Wondered if anyone could please help as I'm completely baffled about a damp patch thay has carried on for years and 3 roofers have failed to make go away. My first questions is, if there were originally small penetrating leaks around 2 chimneys, but the problem was fixed, is it possible those areas that got damps would still attract the most condensation if they hadn't quite 100% dried out?
We have a room within the roof which has 2 chimney breasts going down through it. When it rains the wallpaper around the chimney breast just below the ceiling looks a bit darker and feels a bit greasy. But it also extends up and along the wall just below the ceiling for perhaps a couple of feet to the side of the breasts as well. This suggests it can't just be condensation attracted to a colder chimney breast. Also the entire length of the wall isn't bad so I don't think it’s just condensation on a cold outside wall (which isn't a cavity wall) or surely the whole wall would look similarly damp if it was condensation? It also extends a bit to the ceiling which is very slightly yellow near the chimneys, but above the ceiling there's about 6 inches of roof void which I guess is a bit warmer than outside even though there's no insulation . Originally we thought it was a minor leak associated with the chimneys so roofers twice went up and improved the pointing of the bricks. They thought the lead flashing and back gutter looked OK, but they never took it apart (when they lifted one bit there was a soaker). But the damp seemed to recur, so they discovered a gap of a few inches along the verge between the top of the brick wall and slates so they filled that in just in case wind was driving the rain in through the gap and running down to hit the chimney breasts. We also had 10 more air vents put in the roof.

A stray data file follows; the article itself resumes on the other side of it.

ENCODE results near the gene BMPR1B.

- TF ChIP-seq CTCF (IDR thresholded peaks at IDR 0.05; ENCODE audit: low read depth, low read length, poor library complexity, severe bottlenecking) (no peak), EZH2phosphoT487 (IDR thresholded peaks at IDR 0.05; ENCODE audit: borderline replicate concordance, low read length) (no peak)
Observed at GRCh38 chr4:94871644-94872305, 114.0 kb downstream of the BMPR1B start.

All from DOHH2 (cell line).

Things have improved, but those patches still look wetter and feel greasier wjhen it rains. When we had a carpet clean and they forgot to open windows those patches did look the wettest which made me wonder whether they attract more condensation because they were once damp because of a possible resolved leak. But this seems to contradict the fact that even when no-one was using the room, those patches still looked damp after rain. Cold dry weather doesn’t seem to affect it, suggesting it’s nothing to do with hot and cold surfaces attracting condensation.
go into the loft, clear the area around the chimney breast, fill in any gaps around the base of the breast, where the ceiling meets, with expanding foam, then when its set lay insulation over the top, this will stop the cold spot which I think is causing condensation to occur.
Thanks Welsh Brickie, but you can't get in the loft because the room is in the roof space as you can see in the internal photo. (which also shows the damp patches, although the bit on the ceiling by the breast isn't too clear) There's only a few inches between the slates/felt and the ceiling plasterboard. I've also attached a photo of the chimney outside in case it shows any obvious reasons why water may be getting in.
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